This panel will bring an anthropological perspective to bear on the many debates, old and new, on the relationship between law and public morality.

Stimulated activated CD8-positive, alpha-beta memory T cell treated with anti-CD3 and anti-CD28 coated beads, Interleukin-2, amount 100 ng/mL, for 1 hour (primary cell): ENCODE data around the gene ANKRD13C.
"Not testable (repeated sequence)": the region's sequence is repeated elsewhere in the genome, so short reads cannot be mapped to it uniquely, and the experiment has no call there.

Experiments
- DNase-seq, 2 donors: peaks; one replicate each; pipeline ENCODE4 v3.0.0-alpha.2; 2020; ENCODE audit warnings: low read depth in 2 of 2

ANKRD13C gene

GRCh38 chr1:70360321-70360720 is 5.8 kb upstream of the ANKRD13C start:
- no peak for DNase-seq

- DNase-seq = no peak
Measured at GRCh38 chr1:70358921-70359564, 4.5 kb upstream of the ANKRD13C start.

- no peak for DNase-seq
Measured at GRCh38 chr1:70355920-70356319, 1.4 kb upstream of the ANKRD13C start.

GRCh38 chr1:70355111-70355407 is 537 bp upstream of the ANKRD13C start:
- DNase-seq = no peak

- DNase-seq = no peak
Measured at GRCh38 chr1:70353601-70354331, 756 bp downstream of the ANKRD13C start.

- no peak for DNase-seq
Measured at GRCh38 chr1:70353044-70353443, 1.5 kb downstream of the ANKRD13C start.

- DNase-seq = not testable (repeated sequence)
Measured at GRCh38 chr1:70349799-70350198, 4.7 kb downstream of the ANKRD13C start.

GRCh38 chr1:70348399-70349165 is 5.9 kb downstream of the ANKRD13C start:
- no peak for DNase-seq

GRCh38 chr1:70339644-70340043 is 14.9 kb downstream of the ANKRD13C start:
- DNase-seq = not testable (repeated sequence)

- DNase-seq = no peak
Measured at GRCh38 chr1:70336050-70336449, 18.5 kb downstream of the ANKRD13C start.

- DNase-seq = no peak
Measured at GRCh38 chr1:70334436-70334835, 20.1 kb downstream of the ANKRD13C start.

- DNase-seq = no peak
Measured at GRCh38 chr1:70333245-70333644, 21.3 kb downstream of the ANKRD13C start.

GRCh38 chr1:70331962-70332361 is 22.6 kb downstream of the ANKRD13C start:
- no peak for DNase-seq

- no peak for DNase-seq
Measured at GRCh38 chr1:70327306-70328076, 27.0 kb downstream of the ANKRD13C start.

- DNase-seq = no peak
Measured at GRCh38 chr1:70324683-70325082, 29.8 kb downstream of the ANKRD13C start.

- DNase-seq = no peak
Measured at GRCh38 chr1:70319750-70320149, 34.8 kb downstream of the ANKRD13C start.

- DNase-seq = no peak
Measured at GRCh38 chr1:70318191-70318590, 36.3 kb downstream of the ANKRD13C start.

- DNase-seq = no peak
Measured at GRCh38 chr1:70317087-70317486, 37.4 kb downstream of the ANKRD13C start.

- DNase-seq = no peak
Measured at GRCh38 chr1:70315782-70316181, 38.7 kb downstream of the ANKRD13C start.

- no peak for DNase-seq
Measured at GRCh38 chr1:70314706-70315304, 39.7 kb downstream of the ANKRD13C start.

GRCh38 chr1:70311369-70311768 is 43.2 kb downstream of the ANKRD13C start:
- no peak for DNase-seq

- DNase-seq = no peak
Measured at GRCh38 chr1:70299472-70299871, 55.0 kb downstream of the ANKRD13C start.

Beyond legal pluralism itself, anthropologists have long paid attention to the normative orders that lie beyond law and sometimes sit in tension with it. Legal systems vary across the world and the borders between legal systems are often blurred and sometimes contentious but so are the borders between law and the enforcing of moral norms. This panel will bring an anthropological perspective to bear on the many debates, old and new, on the relationship between law and public morality. Is it always possible to identify a sphere of public morality? What if anything allows us to distinguish public morality from law? Do the subjectivities of claimants and adjudicators differ across public morality and law? How is authority configured differently? Is public morality always less institutionalised than law? Is the public of law itself different from the public of morality? Does public morality itself get defined by law? Does law have its own morality, or is it just influenced by the morality of broader society? Finally, is it possible to distinguish between ethics and public morality, and if so, how does ethics relate to law? All such questions will be addressed both theoretically and in the light of ethnographic data from across the world, past and present.